Today, an armada of ships is converging on an area about 400 miles northeast of the Brazilian island of Fernando de Noronha. Some are carrying submersibles that can work miles underwater, all to start piecing together the disaster of Air France Flight 447, which disappeared over the Atlantic Ocean.
One expert said it could be the hardest recovery since the search to find the Titanic, which took decades. Underwater recovery expert John Perry Fish spoke to John Roberts on CNN’s “American Morning” Wednesday.
John Roberts: What will searchers be looking for at this point in their operation? And what kind of topography of the ocean floor are they going to be searching in?
John Perry Fish: The searchers are going to be looking for a very important piece of equipment called a digital flight data recorder… These record many, many parameters of the flight, the aircraft, its attitude, even the amount of force that one of the pilots might put on a pedal. And it’s very important to find these in order to find out what happened to the flight. Attached to each of these data recorders is what we call a “pinger.”
It puts out an acoustic pulse once a second for 30 days as soon as it's submerged in the water and these contacts are joined by electrical forces. So it's important to find these. And they'll be looking for these in an area that's fairly deep, as deep as a couple of miles and also part of the Mid-Atlantic Ridge, which is a mountainous area that runs all the way from Iceland down into the South Atlantic.
Roberts: Some people described it as trying to find a flight data recorder in the Rocky Mountains or the Grand Canyon.
Fish: That would be right. These are very small instruments and sonar used to image the topography may not be able to see that. But the “pinger” that is attached to it might be the key to finding it.
Roberts: How will they look for the “pinger?” The Navy is flying one of the Orion P-3 surveilance planes over the area. They’ve got some submersibles in the water. Will they all have their ears tuned to the frequency of this transponder?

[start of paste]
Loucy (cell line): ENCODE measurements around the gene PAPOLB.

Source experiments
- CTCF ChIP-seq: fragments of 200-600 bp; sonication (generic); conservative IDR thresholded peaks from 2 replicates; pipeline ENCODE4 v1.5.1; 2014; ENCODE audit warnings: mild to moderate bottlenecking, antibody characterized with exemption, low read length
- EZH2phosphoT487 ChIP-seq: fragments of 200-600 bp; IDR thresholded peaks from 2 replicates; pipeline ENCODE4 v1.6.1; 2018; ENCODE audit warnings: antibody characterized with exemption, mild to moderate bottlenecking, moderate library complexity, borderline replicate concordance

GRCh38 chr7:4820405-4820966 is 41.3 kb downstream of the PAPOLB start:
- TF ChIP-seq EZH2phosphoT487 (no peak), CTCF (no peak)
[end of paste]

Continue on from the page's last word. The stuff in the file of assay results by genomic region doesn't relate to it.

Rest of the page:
Fish: The aircraft won't, but anything that’s submerged underwater that could sense the acoustic pulse, they will have receivers that are tuned to the frequency of this “pinger.”
Roberts: You're an expert in side-scan sonar… That's the way they located John F. Kennedy's plane off of the coast of Martha's Vineyard and the wreckage of TWA Flight 800 was found off of the coast of Long Island. In the type of ocean bottom you're talking about, you're an expert in this particular field, is side-scan sonar very effective?
Fish: Well, it's difficult if there's a lot of geology in the area. But side-scan is probably the best tool to try to locate the debris field of a downed aircraft.
Roberts: We talked a second ago about John F. Kennedy's plane, TWA 800, Egypt Air 900, they were all found in relatively shallow waters. The wreckage of the "Challenger" space shuttle was found in about a 1,000 feet of water. But we’re talking about a couple of miles of water here. 12,000 to 15,000 feet. Is it possible to find anything at that depth and with those crushing pressures too, which by some estimation would be 7,000 pounds per square inch?
Fish: That's correct. The pressure is high. But instruments are produced and designed and developed and we currently use them that work at those depths. One of the problems is getting the instrumentation down that deep requires long tote cables and it's very time consuming. So the fact that it’s deep water may increase the time it takes to locate the debris.
Roberts: The French authorities are pessimistic about finding anything. In 1987, the cockpit voice recorder from a South African Airways plane that went down off of the coast of Mauritius was found in 16,000 feet of water. If you were a betting man and based on your expertise, do you think they would find anything from the aircraft?
Fish: I do. I think it’s possible to find it. It's just going to take a little longer and require a greater effort working in this deep water. The South African Airways debris was located and Air India back in the '70s, I believe, was located in very deep water in the North Atlantic. So, I believe it can be found, it just will take a little longer.